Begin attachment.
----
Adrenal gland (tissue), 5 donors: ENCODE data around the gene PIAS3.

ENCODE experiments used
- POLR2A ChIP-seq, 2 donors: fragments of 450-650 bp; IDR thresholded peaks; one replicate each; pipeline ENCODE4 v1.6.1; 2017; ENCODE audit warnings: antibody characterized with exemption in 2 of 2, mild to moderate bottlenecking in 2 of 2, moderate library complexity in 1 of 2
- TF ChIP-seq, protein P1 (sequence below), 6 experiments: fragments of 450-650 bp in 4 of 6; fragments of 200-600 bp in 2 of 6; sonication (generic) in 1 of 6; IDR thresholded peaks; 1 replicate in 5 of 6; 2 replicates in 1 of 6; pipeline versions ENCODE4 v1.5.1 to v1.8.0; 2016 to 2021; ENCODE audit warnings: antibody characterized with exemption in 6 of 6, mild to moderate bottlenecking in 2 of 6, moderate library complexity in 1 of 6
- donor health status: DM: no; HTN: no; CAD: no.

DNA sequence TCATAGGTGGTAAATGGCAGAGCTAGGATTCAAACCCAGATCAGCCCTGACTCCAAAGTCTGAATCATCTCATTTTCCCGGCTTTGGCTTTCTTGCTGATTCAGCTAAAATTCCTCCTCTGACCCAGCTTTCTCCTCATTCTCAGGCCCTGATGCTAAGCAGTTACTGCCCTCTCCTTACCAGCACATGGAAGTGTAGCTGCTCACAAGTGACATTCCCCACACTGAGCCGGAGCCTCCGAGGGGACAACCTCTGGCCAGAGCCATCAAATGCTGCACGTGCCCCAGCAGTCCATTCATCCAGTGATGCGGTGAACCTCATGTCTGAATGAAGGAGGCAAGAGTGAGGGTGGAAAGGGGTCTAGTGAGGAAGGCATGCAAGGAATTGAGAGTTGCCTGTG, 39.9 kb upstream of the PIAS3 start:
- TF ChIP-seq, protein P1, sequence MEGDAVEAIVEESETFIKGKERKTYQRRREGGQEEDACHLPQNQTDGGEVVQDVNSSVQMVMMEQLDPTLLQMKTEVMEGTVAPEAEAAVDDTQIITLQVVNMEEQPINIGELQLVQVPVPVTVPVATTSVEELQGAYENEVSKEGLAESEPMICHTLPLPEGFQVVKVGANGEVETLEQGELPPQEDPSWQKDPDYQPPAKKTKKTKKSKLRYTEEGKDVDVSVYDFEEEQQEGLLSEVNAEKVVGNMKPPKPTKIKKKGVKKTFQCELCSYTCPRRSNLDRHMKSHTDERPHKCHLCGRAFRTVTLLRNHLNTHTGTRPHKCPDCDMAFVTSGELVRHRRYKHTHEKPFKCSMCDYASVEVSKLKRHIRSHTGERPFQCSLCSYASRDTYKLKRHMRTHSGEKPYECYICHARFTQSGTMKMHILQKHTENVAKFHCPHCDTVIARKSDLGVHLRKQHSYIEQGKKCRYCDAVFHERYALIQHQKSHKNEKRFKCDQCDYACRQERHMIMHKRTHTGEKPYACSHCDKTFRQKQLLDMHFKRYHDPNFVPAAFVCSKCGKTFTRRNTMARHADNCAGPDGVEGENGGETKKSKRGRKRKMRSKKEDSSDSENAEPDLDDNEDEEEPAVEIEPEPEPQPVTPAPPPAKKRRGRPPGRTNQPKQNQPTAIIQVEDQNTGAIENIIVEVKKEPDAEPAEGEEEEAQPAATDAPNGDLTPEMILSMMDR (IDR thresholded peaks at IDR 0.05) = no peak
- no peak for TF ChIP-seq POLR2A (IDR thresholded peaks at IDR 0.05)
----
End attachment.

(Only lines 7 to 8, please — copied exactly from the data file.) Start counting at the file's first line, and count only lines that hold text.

- TF ChIP-seq, protein P1, sequence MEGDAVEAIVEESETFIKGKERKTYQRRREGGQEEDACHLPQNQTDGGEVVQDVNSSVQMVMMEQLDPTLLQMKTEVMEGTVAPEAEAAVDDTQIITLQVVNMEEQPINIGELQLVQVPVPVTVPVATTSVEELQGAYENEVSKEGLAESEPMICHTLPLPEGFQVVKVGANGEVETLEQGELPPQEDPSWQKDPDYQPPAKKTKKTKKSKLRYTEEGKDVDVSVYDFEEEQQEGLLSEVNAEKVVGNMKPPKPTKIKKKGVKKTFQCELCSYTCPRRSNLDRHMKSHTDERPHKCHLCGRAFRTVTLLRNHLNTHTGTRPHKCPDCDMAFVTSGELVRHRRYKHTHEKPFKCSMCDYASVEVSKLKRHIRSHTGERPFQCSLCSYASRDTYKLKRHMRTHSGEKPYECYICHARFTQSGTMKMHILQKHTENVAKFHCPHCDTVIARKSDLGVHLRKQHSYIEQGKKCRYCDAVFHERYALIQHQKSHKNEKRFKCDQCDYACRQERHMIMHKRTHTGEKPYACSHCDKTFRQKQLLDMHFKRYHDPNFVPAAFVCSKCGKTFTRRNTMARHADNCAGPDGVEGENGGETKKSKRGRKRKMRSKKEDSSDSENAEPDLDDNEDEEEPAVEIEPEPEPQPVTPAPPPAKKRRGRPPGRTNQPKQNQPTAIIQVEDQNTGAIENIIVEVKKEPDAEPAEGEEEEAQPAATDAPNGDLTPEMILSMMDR (IDR thresholded peaks at IDR 0.05) = no peak
- no peak for TF ChIP-seq POLR2A (IDR thresholded peaks at IDR 0.05)